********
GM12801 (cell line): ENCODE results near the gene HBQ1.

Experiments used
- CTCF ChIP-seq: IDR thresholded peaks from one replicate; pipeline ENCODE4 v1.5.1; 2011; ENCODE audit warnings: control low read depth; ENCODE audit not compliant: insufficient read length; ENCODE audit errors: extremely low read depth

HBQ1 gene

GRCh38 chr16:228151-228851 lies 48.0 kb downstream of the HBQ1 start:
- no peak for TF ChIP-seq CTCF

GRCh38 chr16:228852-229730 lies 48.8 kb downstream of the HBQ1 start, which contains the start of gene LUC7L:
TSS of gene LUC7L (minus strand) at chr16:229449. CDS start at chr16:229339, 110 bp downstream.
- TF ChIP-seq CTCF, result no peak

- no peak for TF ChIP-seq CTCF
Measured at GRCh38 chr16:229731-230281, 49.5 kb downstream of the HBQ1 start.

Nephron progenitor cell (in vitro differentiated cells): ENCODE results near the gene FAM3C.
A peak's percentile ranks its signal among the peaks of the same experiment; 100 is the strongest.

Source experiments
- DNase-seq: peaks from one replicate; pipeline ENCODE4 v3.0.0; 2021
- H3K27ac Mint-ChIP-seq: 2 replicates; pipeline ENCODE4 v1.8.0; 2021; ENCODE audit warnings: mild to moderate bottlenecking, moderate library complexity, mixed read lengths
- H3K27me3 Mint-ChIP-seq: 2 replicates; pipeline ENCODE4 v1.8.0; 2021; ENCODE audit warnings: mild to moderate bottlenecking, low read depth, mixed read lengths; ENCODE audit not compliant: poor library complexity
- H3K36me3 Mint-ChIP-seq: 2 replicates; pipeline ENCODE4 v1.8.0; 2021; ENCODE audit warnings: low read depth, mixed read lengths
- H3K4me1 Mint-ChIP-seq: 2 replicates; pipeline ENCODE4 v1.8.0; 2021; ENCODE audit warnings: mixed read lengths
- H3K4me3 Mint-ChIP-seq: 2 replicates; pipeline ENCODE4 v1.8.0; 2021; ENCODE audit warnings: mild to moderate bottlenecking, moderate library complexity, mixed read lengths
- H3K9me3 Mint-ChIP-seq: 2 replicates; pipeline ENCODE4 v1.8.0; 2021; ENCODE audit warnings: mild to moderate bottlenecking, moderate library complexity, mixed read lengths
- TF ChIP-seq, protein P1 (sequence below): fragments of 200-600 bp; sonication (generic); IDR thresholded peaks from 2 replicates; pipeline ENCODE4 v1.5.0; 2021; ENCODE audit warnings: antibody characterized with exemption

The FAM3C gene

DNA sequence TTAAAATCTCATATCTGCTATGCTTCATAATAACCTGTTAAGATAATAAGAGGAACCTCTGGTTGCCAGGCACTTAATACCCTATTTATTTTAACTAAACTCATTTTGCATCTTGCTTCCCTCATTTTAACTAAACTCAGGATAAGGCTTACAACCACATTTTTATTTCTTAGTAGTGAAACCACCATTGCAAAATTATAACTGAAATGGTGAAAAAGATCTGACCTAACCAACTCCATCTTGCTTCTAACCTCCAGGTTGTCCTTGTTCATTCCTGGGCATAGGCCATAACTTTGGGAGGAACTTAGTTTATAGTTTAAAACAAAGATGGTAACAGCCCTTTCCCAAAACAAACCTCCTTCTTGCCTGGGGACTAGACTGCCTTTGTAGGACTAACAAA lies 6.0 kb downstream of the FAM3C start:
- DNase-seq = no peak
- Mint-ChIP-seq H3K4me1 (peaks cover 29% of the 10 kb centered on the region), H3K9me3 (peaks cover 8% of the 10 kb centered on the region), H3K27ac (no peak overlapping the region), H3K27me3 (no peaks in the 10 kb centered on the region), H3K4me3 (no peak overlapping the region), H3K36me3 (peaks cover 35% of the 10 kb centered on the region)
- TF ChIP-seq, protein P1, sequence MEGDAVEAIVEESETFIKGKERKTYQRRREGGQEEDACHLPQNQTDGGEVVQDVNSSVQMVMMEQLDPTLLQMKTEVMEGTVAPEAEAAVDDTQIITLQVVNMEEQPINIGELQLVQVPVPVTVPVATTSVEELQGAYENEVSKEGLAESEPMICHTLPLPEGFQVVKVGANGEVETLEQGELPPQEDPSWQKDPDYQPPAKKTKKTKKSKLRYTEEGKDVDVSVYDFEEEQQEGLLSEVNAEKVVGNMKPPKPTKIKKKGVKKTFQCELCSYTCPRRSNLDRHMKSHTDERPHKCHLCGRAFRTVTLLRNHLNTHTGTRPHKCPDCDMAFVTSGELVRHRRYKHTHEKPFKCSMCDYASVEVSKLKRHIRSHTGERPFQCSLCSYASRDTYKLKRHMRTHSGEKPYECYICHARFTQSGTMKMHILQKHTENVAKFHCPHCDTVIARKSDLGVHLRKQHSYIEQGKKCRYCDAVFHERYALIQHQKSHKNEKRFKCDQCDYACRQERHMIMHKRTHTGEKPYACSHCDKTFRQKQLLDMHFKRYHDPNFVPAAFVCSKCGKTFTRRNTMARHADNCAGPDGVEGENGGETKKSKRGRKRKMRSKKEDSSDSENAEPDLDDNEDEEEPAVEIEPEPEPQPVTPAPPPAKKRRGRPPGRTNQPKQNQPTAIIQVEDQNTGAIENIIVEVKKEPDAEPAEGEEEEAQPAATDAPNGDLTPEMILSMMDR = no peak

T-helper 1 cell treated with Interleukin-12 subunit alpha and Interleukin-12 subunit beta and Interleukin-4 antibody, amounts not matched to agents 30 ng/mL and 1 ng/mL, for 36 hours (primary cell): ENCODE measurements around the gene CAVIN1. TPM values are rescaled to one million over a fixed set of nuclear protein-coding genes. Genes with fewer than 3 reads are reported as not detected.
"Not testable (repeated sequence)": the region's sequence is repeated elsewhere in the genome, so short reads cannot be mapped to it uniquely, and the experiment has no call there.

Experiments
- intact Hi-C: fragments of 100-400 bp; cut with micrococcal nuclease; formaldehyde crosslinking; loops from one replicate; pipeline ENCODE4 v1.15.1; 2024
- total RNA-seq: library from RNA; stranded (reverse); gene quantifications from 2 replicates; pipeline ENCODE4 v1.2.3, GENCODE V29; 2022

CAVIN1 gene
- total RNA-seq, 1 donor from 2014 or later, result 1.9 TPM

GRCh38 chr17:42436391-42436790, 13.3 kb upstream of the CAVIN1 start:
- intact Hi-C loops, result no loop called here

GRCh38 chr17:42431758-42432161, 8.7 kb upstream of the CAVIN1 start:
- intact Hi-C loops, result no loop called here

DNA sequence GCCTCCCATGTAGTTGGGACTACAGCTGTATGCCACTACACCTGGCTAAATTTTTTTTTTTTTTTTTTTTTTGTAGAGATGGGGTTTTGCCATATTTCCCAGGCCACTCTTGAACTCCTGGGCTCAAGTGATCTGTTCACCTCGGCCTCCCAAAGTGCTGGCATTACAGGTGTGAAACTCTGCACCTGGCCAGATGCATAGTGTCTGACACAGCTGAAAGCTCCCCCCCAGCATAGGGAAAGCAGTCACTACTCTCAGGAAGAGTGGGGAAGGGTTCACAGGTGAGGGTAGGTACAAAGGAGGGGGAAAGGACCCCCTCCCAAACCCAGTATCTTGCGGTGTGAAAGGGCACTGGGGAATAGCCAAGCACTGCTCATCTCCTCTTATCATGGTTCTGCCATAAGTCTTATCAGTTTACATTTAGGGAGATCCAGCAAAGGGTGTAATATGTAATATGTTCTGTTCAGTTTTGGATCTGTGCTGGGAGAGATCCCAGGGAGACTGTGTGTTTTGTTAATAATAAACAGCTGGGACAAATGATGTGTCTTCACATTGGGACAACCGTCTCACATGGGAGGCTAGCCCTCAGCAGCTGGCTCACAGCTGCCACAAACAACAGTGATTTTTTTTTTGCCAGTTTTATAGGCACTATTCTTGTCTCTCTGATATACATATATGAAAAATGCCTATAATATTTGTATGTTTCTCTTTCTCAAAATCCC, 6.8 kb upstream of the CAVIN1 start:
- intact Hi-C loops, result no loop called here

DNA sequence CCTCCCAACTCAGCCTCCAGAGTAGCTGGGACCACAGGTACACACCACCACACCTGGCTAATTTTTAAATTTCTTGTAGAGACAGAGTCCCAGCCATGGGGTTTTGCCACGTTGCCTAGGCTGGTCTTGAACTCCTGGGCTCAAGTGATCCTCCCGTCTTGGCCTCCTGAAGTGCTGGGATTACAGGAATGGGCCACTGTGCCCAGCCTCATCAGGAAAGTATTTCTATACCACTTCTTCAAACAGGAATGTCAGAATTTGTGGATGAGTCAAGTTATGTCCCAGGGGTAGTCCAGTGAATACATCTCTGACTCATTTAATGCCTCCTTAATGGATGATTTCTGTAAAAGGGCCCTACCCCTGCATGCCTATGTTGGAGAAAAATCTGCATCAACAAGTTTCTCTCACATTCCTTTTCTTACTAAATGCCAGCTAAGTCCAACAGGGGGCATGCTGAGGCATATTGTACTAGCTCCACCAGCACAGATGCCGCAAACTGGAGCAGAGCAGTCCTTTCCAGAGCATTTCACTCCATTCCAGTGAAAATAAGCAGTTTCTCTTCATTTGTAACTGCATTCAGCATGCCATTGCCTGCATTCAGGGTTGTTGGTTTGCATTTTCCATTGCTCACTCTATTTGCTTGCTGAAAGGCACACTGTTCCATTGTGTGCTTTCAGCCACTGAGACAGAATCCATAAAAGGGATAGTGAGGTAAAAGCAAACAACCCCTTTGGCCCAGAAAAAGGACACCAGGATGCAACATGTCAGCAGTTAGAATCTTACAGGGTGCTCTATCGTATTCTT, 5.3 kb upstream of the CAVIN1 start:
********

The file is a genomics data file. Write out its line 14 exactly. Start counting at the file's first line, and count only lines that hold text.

Source experiments